Back across the pond with the Dalai Lama supporters, there was no outward show of violence or hatred towards the hundreds of Shugden, who, after a brief lull, had started chanting “False Dalai Lama” again.
Tenkyong contended that there is no segregation in Tibet between the two sects of Buddhism. “How did they all come here from Tibet if they aren’t allowed visas?” he asked. “His Holiness discourages them, but he has not banned them from anything.”
Like several other Dalai Lama supporters, Tenkyong postulated that the Chinese government was paying the protestors to be there in order to make the Dalai Lama look foolish. In one instance, Tenkyong said, at an event where the Dalai Lama spoke in Atlanta, “They dressed homeless [people] as monks and made them protest against His Holiness.”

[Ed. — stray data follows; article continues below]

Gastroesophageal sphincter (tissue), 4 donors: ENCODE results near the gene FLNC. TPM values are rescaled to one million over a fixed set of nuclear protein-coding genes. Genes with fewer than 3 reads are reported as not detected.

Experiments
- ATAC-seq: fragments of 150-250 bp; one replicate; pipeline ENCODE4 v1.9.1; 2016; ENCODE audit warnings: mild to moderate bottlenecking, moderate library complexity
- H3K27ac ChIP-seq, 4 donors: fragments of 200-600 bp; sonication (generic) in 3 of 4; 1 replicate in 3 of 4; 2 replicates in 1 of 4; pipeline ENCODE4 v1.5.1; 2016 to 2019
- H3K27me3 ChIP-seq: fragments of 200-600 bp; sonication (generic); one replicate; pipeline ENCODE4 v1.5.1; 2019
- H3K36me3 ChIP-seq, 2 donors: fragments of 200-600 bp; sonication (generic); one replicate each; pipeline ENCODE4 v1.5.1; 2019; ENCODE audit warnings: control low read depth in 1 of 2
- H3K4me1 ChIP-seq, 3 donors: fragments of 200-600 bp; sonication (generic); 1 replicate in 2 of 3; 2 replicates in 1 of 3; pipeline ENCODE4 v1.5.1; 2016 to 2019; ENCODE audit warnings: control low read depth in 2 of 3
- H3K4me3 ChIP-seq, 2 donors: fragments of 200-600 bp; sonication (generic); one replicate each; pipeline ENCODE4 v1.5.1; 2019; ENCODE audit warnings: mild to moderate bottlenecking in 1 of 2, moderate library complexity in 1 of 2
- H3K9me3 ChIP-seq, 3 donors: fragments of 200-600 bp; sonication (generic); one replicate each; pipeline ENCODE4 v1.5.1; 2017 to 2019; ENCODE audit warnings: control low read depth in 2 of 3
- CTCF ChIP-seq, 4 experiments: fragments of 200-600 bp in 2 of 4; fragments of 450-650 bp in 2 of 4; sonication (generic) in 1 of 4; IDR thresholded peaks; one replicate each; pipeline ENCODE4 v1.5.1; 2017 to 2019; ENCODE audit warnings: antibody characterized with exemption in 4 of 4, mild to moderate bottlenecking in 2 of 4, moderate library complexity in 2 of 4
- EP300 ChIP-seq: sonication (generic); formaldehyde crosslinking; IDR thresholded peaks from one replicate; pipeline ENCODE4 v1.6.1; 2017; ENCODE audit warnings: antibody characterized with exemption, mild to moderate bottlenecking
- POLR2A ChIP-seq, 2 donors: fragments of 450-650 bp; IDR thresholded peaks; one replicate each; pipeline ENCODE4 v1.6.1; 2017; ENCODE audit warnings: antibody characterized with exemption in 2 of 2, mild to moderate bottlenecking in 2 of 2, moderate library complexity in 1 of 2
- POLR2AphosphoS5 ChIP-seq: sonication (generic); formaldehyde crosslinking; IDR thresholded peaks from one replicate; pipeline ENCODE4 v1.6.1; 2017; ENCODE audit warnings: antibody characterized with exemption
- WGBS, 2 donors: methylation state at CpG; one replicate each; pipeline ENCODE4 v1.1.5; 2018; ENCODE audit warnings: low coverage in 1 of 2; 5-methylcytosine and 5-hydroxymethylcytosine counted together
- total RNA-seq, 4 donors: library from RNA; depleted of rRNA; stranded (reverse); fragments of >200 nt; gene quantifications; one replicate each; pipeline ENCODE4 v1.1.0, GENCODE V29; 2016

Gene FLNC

Foley laughed at this accusation. “Okay, then, where is my pay stub? Who is signing my check?” he asked.
Medlock also wholeheartedly disagreed with that assumption. “We are all here because we are passionate about this cause. We paid out of our own pockets to be here, to be the voice for our people. Nobody is paying us.”
Sonam Lama is a Shugden devotee who is originally from Tibet. Since relocating to Massachusetts several years ago, he began work as a stone mason. He says that he has protested several events that the Dalai Lama has attended, but his work and financial constraints keep him from attending most of them.